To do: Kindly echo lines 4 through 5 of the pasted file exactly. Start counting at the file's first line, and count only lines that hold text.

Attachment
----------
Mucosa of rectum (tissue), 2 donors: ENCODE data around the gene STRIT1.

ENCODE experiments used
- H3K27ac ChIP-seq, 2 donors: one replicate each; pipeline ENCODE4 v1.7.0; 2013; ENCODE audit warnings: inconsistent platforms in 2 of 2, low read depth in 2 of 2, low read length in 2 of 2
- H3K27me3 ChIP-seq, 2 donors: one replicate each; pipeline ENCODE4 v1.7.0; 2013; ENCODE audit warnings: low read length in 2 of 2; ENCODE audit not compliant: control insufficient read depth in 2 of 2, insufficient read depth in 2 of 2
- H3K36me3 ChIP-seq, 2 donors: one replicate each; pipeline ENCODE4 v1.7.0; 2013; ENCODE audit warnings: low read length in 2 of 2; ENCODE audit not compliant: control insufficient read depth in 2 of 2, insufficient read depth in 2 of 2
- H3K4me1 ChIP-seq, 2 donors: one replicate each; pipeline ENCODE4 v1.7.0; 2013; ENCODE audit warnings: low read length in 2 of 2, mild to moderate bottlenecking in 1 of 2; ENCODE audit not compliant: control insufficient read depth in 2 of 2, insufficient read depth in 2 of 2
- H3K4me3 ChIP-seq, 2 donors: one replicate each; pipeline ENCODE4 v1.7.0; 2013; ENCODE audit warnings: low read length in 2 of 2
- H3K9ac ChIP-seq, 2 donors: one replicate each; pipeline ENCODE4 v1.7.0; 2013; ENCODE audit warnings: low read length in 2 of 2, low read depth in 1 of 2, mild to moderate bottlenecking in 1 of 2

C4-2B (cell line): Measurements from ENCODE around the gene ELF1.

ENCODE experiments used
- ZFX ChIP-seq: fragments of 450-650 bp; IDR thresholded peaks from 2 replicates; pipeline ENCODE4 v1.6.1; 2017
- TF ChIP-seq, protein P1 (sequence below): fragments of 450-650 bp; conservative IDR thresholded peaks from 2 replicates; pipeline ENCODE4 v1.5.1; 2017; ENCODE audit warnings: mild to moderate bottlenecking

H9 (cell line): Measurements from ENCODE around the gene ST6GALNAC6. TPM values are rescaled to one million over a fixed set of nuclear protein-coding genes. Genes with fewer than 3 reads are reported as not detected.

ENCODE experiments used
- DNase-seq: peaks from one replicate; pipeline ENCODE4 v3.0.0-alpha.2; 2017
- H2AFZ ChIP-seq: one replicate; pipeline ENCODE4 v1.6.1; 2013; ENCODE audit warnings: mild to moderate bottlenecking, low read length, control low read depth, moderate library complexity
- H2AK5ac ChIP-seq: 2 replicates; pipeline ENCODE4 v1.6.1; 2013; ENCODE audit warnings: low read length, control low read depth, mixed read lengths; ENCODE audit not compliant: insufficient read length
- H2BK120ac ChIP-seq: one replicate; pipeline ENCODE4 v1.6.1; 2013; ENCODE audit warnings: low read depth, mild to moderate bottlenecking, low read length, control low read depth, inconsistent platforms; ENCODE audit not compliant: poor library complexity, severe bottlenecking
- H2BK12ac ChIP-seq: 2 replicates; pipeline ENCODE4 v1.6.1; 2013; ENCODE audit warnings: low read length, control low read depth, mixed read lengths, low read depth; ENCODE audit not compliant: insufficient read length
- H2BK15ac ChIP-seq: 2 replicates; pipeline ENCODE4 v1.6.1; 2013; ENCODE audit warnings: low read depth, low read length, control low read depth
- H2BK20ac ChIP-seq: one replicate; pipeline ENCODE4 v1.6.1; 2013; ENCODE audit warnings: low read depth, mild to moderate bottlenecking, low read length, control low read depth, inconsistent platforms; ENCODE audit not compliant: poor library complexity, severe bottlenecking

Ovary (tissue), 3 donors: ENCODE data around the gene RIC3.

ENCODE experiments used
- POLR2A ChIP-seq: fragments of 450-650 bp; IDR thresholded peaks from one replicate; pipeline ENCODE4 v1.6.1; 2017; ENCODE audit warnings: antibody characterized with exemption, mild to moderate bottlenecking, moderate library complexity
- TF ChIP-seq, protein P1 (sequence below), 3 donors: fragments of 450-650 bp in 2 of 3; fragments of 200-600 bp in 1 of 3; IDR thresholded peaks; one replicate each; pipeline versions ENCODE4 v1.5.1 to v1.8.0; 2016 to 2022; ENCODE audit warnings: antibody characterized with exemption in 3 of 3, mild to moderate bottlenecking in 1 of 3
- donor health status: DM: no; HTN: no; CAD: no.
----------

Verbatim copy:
- H3K27me3 ChIP-seq, 2 donors: one replicate each; pipeline ENCODE4 v1.7.0; 2013; ENCODE audit warnings: low read length in 2 of 2; ENCODE audit not compliant: control insufficient read depth in 2 of 2, insufficient read depth in 2 of 2
- H3K36me3 ChIP-seq, 2 donors: one replicate each; pipeline ENCODE4 v1.7.0; 2013; ENCODE audit warnings: low read length in 2 of 2; ENCODE audit not compliant: control insufficient read depth in 2 of 2, insufficient read depth in 2 of 2